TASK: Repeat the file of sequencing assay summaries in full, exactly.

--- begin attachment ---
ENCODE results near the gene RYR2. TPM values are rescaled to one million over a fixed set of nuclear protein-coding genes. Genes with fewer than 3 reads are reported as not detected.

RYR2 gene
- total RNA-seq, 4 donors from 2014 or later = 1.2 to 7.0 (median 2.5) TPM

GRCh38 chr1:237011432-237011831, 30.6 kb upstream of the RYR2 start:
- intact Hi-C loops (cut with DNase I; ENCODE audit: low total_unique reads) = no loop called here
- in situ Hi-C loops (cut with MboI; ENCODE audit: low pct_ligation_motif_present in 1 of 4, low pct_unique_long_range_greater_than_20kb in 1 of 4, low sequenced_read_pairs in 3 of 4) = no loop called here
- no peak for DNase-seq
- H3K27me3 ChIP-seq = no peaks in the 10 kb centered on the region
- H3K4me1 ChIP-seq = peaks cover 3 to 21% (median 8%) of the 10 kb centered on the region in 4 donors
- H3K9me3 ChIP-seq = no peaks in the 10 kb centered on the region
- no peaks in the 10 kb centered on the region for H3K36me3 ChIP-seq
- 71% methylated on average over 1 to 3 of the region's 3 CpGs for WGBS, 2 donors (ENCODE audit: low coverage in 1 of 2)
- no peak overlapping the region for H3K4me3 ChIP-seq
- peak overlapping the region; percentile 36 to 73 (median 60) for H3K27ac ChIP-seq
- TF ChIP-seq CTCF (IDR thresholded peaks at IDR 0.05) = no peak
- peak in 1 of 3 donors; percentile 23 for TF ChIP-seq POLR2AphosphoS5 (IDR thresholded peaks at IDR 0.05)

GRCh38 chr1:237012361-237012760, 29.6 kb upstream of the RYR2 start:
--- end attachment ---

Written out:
ENCODE results near the gene RYR2. TPM values are rescaled to one million over a fixed set of nuclear protein-coding genes. Genes with fewer than 3 reads are reported as not detected.

RYR2 gene
- total RNA-seq, 4 donors from 2014 or later = 1.2 to 7.0 (median 2.5) TPM

GRCh38 chr1:237011432-237011831, 30.6 kb upstream of the RYR2 start:
- intact Hi-C loops (cut with DNase I; ENCODE audit: low total_unique reads) = no loop called here
- in situ Hi-C loops (cut with MboI; ENCODE audit: low pct_ligation_motif_present in 1 of 4, low pct_unique_long_range_greater_than_20kb in 1 of 4, low sequenced_read_pairs in 3 of 4) = no loop called here
- no peak for DNase-seq
- H3K27me3 ChIP-seq = no peaks in the 10 kb centered on the region
- H3K4me1 ChIP-seq = peaks cover 3 to 21% (median 8%) of the 10 kb centered on the region in 4 donors
- H3K9me3 ChIP-seq = no peaks in the 10 kb centered on the region
- no peaks in the 10 kb centered on the region for H3K36me3 ChIP-seq
- 71% methylated on average over 1 to 3 of the region's 3 CpGs for WGBS, 2 donors (ENCODE audit: low coverage in 1 of 2)
- no peak overlapping the region for H3K4me3 ChIP-seq
- peak overlapping the region; percentile 36 to 73 (median 60) for H3K27ac ChIP-seq
- TF ChIP-seq CTCF (IDR thresholded peaks at IDR 0.05) = no peak
- peak in 1 of 3 donors; percentile 23 for TF ChIP-seq POLR2AphosphoS5 (IDR thresholded peaks at IDR 0.05)

GRCh38 chr1:237012361-237012760, 29.6 kb upstream of the RYR2 start: